U.S. Customs and Border Protection seized $50,000 cash at a Philadelphia airport from a traveler arriving from Frankfurt, Germany. No criminal charges have been filed yet. The guy, when asked how much he was travelling with, told CBP a couple hundred bucks. Turns out he had about $50,000 more tucked away in a toiletry bag.
This is actually a pretty common occurrence. Why don’t people tell the truth? Well, panic can cause people to act irrationally. Uniformed law enforcement officers asking terse questions can throw anyone off guard, especially the unsuspecting traveler who was just trying to sleep upright on a 9 hour flight with screaming children two rows back. And oftentimes people don’t know the law, and Customs will usually not explain it to you, if at all, as they should.
Let’s have a look at the story…
CBP officers referred the man and his baggage, several shopping bags and a carry-on bag for a comprehensive secondary examination. He declared, on his Customs Declaration Form and verbally, that he possessed no currency. As CBP officers started inspecting his baggage, the man declared to possessing a “couple hundred dollars.” A CBP officer then discovered a stack of currency concealed inside a toiletry bag, which prompted the man to declare $50,000. The inspection revealed a total of $50,303.
There is no limit to how much currency travelers may bring to, or take from the U.S. However, federal law requires travelers to complete financial reporting forms for any amount that exceeds $10,000 in U.S. dollars or equivalent foreign currency. Travelers who refuse to comply with federal currency reporting requirements risk having their currency seized, and may potentially face criminal charges.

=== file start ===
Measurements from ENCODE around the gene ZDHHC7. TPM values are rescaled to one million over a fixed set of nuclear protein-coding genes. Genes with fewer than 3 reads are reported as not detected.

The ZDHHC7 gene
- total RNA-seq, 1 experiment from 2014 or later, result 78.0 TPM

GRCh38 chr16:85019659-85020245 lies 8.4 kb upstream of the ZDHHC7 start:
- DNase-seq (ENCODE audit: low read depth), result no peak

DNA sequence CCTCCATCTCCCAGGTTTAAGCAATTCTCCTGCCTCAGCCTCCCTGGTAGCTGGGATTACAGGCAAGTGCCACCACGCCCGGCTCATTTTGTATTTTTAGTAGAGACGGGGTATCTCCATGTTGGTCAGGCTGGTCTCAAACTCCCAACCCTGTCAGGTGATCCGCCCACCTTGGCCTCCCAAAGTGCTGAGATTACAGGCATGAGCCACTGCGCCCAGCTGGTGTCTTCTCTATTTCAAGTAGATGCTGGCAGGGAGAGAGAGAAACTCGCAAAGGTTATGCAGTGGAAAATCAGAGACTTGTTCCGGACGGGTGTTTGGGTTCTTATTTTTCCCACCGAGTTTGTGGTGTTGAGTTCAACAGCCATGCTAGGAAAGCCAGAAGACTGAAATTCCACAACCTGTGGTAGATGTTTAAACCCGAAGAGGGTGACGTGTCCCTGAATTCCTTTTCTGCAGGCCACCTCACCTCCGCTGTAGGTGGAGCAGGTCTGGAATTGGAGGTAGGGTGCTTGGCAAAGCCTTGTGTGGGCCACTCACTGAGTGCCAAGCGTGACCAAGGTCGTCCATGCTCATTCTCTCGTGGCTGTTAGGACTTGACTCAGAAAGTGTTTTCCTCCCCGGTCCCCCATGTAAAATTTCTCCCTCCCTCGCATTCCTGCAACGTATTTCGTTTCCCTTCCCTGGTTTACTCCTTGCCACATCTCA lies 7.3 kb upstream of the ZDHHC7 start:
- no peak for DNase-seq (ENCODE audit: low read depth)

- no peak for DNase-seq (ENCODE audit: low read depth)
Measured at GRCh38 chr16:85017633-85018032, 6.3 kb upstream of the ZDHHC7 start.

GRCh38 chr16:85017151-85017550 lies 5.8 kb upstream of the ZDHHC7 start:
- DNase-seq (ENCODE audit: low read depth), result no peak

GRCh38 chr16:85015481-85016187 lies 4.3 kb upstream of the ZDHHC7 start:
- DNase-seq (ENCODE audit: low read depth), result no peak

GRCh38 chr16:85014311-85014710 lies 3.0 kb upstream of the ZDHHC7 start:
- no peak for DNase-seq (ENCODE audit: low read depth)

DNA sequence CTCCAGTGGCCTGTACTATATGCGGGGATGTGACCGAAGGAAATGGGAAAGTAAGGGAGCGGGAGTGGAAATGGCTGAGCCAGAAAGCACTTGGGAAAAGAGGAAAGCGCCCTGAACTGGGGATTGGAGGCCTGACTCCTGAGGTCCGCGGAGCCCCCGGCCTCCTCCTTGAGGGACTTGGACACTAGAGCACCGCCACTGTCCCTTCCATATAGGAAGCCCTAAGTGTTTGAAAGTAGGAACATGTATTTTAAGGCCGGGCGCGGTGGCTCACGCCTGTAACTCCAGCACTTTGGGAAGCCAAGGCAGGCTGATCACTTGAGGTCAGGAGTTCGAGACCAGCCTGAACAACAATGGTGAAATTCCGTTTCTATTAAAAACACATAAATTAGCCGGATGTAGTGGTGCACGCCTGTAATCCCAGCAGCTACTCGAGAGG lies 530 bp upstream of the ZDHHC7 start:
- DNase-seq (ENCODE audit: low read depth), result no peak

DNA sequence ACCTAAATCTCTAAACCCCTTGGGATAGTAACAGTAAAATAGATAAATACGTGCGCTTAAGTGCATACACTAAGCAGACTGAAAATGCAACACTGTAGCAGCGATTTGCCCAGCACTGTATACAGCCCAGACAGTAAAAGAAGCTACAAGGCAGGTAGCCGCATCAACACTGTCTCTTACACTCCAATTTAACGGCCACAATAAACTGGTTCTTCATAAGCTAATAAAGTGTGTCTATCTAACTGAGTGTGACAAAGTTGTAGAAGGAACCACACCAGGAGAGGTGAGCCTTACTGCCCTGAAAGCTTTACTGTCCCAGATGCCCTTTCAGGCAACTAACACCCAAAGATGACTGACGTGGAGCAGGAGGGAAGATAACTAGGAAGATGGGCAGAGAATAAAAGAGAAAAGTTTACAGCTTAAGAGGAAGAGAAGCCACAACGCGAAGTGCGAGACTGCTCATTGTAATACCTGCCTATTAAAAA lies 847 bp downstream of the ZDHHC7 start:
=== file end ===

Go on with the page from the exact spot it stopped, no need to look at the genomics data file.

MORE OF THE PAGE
CBP officers provide travelers with multiple opportunities to report truthfully all of their currency.
“We hope that this seizure is a lesson for all travelers that the easiest way to hold on to their currency is to truthfully report it to a CBP officer,” said Susan Stranieri, CBP Port Director for the Area Port of Philadelphia.
If you have had cash seized by customs and are contemplating what to do next, please make use of the other information available on this website or call our office at (734) 855-4999 to speak to a customs lawyer, or e-mail us through our contact page. We are able to assist with cash seized by customs around the country, including Chicago, Atlanta, New York, Los Angeles, Orlando and many other places, and not just locally in Detroit. Please read these other articles:
- Seizure of currency and monetary instruments by U.S. Customs
- Seizure for bulk cash smuggling into or out of the U.S.
- Structuring currency imports and exports
- Is it $10,000 per person? Under what circumstances is filing a report with Customs for transporting more than $10,000 required?
- Criminal & civil penalties for failing to report monetary instrument transportation
- Is only cash currency subject to seizure by Customs?
- Responding to a Customs currency seizure
- How do I get my seized money back?
- Getting money seized by U.S. Customs back while staying overseas
- How long does it take Customs to decide a petition for a currency/monetary instrument seizure?
- Statute of Limitations for Currency Reporting Violations
- Filing a Petition for Seized Currency (with Sample and Tips) with CBP
- Don’t Talk About Your Customs Currency Seizure Case